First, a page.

My son is in the ninth stan­dard. He spends all his time be­tween school, pri­vate tu­itions and at a tu­ition cen­tre. I feel sorry that he is los­ing out on the fun and play of child­hood, but I do not know how to find a way out of this sit­u­a­tion. The pres­sure of stud­ies is so much and as a par­ent I am ill-equipped to teach him at this stage. I did help with his home­work when he was young.

Time man­age­ment is of key im­por­tance. Help him make a timetable in such a way so that he finds time for out­door ac­tiv­i­ties, en­ter­tain­ment and rest. In­ter­min­gling with friends and re­lax­ing is also im­por­tant. Also, make it known to him that you ex­pect him to do his best and no more.

Whether it com­pares favourably with oth­ers or not is of no im­port to you. Do not pres­surise him to ob­tain marks be­yond his cal­i­bre. Once he knows that he is not un­der any duress the ten­sion will be lifted and para­dox­i­cally he will per­form bet­ter for the stress of parental pres­sure gets au­to­mat­i­cally re­lieved.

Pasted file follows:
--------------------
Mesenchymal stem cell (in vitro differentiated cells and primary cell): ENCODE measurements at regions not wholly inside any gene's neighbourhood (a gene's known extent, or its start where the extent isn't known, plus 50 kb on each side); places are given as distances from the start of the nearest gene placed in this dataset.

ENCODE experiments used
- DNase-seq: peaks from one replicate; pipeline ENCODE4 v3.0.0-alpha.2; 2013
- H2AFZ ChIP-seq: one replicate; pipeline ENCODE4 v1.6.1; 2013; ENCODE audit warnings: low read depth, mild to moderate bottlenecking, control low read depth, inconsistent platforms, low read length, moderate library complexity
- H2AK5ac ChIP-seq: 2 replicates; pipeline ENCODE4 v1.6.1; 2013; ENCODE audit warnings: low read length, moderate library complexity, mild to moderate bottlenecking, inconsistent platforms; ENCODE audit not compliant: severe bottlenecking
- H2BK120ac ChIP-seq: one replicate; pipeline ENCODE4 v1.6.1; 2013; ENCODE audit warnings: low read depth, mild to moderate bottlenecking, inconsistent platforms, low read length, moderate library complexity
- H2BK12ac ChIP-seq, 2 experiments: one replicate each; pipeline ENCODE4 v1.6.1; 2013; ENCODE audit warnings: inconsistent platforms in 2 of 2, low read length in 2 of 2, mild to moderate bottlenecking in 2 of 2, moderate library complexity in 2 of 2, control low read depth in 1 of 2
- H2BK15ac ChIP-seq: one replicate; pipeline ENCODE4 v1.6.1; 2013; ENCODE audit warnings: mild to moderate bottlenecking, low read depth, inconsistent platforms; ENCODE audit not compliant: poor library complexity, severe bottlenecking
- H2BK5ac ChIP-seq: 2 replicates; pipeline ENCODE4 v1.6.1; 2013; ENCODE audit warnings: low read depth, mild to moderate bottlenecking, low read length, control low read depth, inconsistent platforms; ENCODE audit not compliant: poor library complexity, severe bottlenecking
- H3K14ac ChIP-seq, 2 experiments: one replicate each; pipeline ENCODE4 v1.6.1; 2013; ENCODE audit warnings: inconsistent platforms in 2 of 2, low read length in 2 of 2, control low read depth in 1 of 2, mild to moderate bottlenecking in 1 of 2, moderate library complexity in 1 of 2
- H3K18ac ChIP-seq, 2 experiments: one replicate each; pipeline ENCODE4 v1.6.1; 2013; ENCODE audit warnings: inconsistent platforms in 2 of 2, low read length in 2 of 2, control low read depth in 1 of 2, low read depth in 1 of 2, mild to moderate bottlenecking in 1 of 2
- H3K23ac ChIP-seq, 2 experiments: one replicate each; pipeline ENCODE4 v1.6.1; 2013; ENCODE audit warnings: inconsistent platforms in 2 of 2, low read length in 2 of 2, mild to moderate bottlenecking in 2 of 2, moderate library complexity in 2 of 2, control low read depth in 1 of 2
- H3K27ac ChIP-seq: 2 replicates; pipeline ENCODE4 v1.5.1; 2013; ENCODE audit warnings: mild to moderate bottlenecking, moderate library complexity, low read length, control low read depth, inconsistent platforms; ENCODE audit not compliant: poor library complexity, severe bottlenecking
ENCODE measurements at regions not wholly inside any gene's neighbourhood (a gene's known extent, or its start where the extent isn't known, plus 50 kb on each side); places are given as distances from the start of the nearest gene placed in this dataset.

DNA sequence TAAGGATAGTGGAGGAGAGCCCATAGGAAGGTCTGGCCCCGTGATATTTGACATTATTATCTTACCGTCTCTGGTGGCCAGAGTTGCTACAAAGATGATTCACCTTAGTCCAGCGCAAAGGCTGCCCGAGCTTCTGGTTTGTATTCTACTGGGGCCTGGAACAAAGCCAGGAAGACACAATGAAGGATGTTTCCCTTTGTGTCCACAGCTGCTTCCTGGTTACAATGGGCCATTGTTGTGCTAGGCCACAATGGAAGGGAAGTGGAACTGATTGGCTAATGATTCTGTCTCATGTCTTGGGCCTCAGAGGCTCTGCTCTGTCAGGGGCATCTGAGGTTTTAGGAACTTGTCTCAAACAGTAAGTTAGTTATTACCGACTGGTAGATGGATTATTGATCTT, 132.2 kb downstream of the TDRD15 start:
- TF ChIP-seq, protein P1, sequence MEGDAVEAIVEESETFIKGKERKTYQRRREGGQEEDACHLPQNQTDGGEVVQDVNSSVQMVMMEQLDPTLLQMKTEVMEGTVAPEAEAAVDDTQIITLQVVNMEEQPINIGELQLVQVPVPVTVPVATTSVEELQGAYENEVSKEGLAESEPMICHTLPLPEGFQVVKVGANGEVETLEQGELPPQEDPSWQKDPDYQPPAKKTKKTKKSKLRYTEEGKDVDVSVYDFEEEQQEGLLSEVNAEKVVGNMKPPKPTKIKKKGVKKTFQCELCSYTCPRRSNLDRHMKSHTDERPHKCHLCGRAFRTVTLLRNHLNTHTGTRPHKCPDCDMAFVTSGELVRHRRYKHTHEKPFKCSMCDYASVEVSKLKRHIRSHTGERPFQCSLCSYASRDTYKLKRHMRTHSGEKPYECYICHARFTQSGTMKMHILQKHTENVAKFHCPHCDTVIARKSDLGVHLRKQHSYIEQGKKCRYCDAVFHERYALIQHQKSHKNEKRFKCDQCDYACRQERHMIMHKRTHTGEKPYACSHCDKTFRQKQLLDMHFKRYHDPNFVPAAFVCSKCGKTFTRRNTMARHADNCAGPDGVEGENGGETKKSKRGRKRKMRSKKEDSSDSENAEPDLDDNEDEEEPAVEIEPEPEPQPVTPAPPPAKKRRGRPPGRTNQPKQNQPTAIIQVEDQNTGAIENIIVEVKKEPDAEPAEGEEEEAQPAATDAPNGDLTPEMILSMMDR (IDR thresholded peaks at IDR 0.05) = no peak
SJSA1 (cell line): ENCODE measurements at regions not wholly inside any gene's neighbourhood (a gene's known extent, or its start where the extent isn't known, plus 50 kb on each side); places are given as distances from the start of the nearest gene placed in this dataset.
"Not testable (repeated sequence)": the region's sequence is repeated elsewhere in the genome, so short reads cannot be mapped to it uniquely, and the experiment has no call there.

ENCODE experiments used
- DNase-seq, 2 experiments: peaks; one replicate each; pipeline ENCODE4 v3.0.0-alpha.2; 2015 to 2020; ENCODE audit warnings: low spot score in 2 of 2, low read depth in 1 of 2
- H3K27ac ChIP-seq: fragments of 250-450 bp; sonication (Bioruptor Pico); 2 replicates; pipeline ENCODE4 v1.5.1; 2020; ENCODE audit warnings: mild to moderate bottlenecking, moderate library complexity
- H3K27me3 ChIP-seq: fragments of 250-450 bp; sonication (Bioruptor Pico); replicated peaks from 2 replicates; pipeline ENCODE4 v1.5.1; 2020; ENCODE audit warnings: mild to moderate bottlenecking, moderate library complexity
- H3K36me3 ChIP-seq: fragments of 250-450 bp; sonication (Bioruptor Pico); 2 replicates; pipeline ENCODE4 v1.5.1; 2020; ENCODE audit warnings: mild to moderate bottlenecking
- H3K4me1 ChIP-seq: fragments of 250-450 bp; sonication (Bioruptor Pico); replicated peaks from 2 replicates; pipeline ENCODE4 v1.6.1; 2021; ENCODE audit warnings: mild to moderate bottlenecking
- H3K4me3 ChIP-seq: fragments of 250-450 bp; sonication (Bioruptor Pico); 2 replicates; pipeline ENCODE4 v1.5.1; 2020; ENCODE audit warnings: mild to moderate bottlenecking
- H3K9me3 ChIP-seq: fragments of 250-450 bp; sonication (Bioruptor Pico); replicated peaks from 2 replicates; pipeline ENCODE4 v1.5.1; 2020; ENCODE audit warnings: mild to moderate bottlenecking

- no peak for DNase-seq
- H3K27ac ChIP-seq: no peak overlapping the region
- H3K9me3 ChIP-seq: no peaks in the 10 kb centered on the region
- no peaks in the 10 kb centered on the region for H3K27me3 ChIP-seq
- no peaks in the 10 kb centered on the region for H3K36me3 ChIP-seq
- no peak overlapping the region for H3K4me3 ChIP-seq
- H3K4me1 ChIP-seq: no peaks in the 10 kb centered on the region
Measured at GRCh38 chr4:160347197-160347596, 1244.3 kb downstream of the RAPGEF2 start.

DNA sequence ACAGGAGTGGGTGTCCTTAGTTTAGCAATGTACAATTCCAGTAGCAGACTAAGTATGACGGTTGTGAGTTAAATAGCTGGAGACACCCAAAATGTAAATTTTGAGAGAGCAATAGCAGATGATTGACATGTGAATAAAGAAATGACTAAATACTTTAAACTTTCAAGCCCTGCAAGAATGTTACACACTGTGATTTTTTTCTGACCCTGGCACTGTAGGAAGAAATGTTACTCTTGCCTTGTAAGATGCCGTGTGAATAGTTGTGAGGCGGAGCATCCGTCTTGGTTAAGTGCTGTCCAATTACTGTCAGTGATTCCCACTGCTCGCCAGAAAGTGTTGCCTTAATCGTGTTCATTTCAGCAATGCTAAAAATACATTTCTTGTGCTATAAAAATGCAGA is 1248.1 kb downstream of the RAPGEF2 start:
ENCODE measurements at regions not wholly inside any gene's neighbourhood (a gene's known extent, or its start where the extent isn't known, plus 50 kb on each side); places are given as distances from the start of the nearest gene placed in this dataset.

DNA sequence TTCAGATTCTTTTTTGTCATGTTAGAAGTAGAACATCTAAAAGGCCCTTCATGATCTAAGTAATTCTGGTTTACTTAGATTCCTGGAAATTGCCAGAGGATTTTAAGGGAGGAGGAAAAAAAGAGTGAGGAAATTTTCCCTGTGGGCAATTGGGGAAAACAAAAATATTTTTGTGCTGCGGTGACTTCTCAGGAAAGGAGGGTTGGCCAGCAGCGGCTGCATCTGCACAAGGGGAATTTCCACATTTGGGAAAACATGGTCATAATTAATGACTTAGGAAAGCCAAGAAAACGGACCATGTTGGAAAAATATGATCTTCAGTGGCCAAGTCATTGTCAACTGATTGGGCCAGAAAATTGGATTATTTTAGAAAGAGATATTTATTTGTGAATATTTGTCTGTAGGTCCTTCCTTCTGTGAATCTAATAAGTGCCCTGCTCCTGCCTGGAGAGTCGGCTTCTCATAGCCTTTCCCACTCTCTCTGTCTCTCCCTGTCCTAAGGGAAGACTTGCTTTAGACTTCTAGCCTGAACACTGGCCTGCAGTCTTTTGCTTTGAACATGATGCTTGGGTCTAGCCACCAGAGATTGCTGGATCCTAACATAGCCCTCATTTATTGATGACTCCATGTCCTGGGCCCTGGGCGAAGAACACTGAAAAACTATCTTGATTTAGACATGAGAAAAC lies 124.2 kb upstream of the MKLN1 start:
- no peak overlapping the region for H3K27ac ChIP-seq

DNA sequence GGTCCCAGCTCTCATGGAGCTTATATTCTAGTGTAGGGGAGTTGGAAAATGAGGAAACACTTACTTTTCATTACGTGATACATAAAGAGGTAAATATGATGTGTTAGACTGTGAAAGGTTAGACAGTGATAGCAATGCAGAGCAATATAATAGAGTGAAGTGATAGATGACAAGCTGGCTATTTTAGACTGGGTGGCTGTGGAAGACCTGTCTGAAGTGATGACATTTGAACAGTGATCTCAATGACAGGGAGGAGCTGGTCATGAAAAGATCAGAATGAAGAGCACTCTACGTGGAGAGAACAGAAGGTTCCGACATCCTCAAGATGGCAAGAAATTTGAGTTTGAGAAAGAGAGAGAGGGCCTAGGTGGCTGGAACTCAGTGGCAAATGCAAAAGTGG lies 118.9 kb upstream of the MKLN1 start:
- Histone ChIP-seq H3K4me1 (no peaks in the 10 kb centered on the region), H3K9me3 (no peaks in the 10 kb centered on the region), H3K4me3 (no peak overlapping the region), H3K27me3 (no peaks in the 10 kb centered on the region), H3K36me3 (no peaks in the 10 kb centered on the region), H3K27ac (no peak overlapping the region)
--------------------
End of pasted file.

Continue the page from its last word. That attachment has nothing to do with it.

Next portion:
I was raised by very strict par­ents and even beaten at times. This re­sulted in a re­sent­ment that burned within but could not find an out­let on ac­count of the fear. I want to be kind and gen­tle with my child but would want to know that if this would be con­strued as le­niency and the child would end up as an undis­ci­plined brat. Please tell me what should I do?

A child re­sponds to kind­ness and praise as a flower opens up to the sun. Praise for an achieve­ment, even a gen­uine at­tempt, goes a long way in build­ing his self­es­teem. Make sure that he is wor­thy of that praise and do not re­sort to mere flat­tery, for that would do him more harm than good. You must also keep in mind that you’ll have to be firm when the sit­u­a­tion de­mands it, so that he learns that there are lim­its that he is not al­lowed to cross.